Neuro Peds

Define Plagiocephaly?
when is peak prevelance

flattening of the head; 4 months best to intervene at 3 months

Define Torticollis

Head tilted in lateral flexion toward the affected Sternocleidomastoid muscle

Muscle asymmetry is emphasized with what condition

Torticollis and plagiocephaly

Torticollis will present with what imapirments

Motor development
Postural control
(Crawling may present with one side of arms/legs to lift off floor due to the constant tilt of head )
Vestibular system
Visual system
Somatosensory system

Treatment for toricollis/plagiocephaly will include and emphasis what

Stretches (important to correct muscle imbalance)
Balance/Righting Reactions
Gross Motor Skills
(Belly time(important to correct muscle imbalance))

Occurs during childbirth when after the baby's head delivers the anterior part of the baby's shoulder gets stuck on mother's pubis bone with the baby not delivering easily

Shoulder Dystocia

True or false: BPI always occurs if they baby is born with shoulder dystocia


A factor influencing a babys chances of being born with BPI is what

a high birth weight (>9lbs)

Clavicle fracture (10%)
Humerus fracture (4%)
Brachial Plexus Injury
Birth Asphyxia; are consequences of what condition

Consequences of shoulder dystocia

affects nerve roots C7/C8/T1 with elbow flexed and forearm supinated

Klumpke Palsy

Does Klumpke palsy or Erbs palsy affect Lower nerve roots?

Klumpke palsy

List the affected nerves of Erbs Palsy


Brachial Plexus injury is often caused by what

Most injuries are caused by stretching of nerves; traction, stretch, over stretch or avulsion (tearing of nerve severe)

What are the two conditions that could cause in-toeing

Femoral anteversion or tibial torsion

What age does femoral anteversion peak?

2 years

what age is femoral anteversion most apparant?

5-6 years old

when an infant is born how much anteversion do they have? at what age does this become a "normal" angle?

40 degrees; at age 8 should be 12-15 degrees

W sitting
Running with inward swing are symptoms of what

Femoral anteversion

What condition is seen distally at the knee?

tibial torsion

Affect males and females equally, bilaterally _______% of time


What age is Tibial Torsion seen?

2-3 years

what other congenital disorders are seen with tibial torsion

Associated with Developmental Hip Dysplasia and Cerebral Palsy

in relation to tibial torsion: Derotational osteotomy of inward rotation > ______ degrees

35 degrees

The child's foot bends inward from the midfoot down to toes, ankle remains neutral alignment describes what condition

Metatarsus Adductus

Rarely an outward twist on femur but usually a positional deformity where hip external rotators are tight and hip rotates excessive describes what condition

Femoral Retroversion

What is typically the underlying issue of Femoral Retroversion?

Excessively tight hip muscles especially external rotators

What are other biomechanical imbalances are seen with femoral retroversion? (3)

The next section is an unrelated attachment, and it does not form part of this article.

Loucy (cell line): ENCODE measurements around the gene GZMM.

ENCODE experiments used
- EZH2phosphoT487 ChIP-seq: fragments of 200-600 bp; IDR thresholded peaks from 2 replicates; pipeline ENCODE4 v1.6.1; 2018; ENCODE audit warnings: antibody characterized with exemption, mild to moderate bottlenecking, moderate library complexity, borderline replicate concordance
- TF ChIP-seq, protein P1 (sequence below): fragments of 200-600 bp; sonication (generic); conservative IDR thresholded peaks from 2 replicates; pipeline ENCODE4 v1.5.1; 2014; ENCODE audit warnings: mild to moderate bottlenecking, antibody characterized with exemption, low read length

Associated with late walkers, and flat feet (pes planus),
Lower tone also associated

The distal portion of knee bends outward while proximal portion goes inward describes what condition?

Genu Valgum

Typical newborns present with what shape of the knees? what age should this resolve?

Genu Varum; 1.5-2 years

What is a typical presentation of the knee at 2.5-4 years of age?

Genu Valgum

Bowing of lower leg in relation to thigh describes what presentation at the knees?

Genu Varum

Normal IR/Er for child? (4& up)

IR 10-45
ER 45-70

Average Genu Valgum for adults


Which motion would show the largest decrease ROM as a child ages?

External rotation of the hip

Excessive pronation
You want to look up the kinetic chain describes what condition

Pes Planus

Congenital foot deformity
Heel points downward while foot turns inward describes what congenital disorder?


Serial casting within days of birth
(Until 2-3 years)
Heel Cord tenotomy to release muscle
Ponsetti method used by orthopedic surgeons
Several years of stretching and bracing
Severe clubfeet require invasive surgical correction; describes typical treatmen


Clubfoot affects girls or boys more often? unilaterally or bilaterally?

boys; 50 % bilateral

Growth disorder of the tibia causing lower leg to angle inward describes what disease

Blount's Disease

T/F Blounts disease is not a progressive disease?

false; it is a severely progressive disease

Instability or looseness of hip joint present after birth and Severity ranges from ligamentous laxity that allows subluxing to a complete dislocation describes what disorder

Development Hip Dysplasia

Highly genetic and reliant on family history

Development Hip Dysplasia

what are some common symptoms of hip dysplasia?

Involved side may be shorter or turned outward due to dislocation
Hip/thigh/buttock skin folds may be uneven
Space between legs may be wider
Decreased hip ABD PROM
Waddle gait/sway back

Pavlik Harness is used for what disease and accomplishes what

This allow femoral head to sit solidly in acetabulum and facilitate rounding of femoral head; hip dysplasia

Babies with torticollis should also be ruled out for what condition?

Development of hip dysplasia